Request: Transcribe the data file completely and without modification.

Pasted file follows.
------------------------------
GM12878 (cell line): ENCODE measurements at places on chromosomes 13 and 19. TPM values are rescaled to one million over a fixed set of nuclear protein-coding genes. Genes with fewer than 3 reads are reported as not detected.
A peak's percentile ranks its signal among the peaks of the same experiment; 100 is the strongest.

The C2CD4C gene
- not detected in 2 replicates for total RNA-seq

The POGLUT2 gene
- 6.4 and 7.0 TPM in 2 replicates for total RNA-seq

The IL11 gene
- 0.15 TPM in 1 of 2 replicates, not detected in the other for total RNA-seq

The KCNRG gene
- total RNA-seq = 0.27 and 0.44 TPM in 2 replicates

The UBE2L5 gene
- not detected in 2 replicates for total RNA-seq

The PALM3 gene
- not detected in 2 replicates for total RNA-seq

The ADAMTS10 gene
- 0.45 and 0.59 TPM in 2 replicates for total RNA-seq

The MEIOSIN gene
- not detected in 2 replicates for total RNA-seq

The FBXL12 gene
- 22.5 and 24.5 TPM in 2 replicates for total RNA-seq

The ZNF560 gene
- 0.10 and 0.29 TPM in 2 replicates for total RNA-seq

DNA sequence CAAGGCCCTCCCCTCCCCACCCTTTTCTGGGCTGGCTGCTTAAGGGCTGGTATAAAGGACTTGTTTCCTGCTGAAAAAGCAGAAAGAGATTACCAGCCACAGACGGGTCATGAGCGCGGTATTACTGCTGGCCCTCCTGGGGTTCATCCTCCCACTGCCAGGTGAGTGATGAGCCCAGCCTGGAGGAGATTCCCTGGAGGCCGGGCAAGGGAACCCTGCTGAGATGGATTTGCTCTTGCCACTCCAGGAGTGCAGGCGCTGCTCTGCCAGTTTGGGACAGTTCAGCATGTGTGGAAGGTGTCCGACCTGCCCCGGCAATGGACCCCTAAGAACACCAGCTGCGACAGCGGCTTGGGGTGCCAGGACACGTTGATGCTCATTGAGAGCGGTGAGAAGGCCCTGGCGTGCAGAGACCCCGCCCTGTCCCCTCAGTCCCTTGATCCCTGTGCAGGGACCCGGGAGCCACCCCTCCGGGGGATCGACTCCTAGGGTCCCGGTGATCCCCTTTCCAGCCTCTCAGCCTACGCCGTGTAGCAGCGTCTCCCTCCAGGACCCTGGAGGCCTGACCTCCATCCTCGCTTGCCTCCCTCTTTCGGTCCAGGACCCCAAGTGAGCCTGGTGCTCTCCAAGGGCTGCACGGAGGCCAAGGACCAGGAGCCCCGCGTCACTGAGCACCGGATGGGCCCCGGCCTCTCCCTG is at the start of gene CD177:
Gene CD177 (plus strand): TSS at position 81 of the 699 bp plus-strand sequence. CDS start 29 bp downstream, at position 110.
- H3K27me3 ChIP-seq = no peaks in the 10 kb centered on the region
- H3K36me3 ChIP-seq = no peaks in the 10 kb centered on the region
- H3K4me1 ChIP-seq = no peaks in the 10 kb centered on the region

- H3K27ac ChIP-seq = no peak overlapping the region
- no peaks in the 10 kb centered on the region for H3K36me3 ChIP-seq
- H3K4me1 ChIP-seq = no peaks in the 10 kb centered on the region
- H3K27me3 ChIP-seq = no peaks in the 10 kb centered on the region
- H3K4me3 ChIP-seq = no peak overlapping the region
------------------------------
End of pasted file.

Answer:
GM12878 (cell line): ENCODE measurements at places on chromosomes 13 and 19. TPM values are rescaled to one million over a fixed set of nuclear protein-coding genes. Genes with fewer than 3 reads are reported as not detected.
A peak's percentile ranks its signal among the peaks of the same experiment; 100 is the strongest.

The C2CD4C gene
- not detected in 2 replicates for total RNA-seq

The POGLUT2 gene
- 6.4 and 7.0 TPM in 2 replicates for total RNA-seq

The IL11 gene
- 0.15 TPM in 1 of 2 replicates, not detected in the other for total RNA-seq

The KCNRG gene
- total RNA-seq = 0.27 and 0.44 TPM in 2 replicates

The UBE2L5 gene
- not detected in 2 replicates for total RNA-seq

The PALM3 gene
- not detected in 2 replicates for total RNA-seq

The ADAMTS10 gene
- 0.45 and 0.59 TPM in 2 replicates for total RNA-seq

The MEIOSIN gene
- not detected in 2 replicates for total RNA-seq

The FBXL12 gene
- 22.5 and 24.5 TPM in 2 replicates for total RNA-seq

The ZNF560 gene
- 0.10 and 0.29 TPM in 2 replicates for total RNA-seq

DNA sequence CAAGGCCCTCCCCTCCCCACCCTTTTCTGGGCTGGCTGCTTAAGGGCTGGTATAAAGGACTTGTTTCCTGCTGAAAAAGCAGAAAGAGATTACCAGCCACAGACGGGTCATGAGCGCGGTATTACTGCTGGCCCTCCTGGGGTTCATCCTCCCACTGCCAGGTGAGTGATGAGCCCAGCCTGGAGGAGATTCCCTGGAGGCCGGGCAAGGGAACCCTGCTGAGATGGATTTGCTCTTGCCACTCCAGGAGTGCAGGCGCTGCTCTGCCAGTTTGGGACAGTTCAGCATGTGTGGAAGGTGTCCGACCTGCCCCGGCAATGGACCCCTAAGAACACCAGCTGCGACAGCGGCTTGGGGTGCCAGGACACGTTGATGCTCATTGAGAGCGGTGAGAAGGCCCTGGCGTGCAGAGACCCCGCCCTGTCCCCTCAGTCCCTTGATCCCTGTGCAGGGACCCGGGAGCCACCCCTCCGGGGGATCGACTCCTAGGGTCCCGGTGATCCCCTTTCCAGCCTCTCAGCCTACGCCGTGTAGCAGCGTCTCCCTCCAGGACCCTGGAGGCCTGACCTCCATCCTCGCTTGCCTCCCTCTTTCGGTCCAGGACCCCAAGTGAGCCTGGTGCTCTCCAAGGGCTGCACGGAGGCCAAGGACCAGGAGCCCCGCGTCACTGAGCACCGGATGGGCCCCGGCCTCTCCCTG is at the start of gene CD177:
Gene CD177 (plus strand): TSS at position 81 of the 699 bp plus-strand sequence. CDS start 29 bp downstream, at position 110.
- H3K27me3 ChIP-seq = no peaks in the 10 kb centered on the region
- H3K36me3 ChIP-seq = no peaks in the 10 kb centered on the region
- H3K4me1 ChIP-seq = no peaks in the 10 kb centered on the region

- H3K27ac ChIP-seq = no peak overlapping the region
- no peaks in the 10 kb centered on the region for H3K36me3 ChIP-seq
- H3K4me1 ChIP-seq = no peaks in the 10 kb centered on the region
- H3K27me3 ChIP-seq = no peaks in the 10 kb centered on the region
- H3K4me3 ChIP-seq = no peak overlapping the region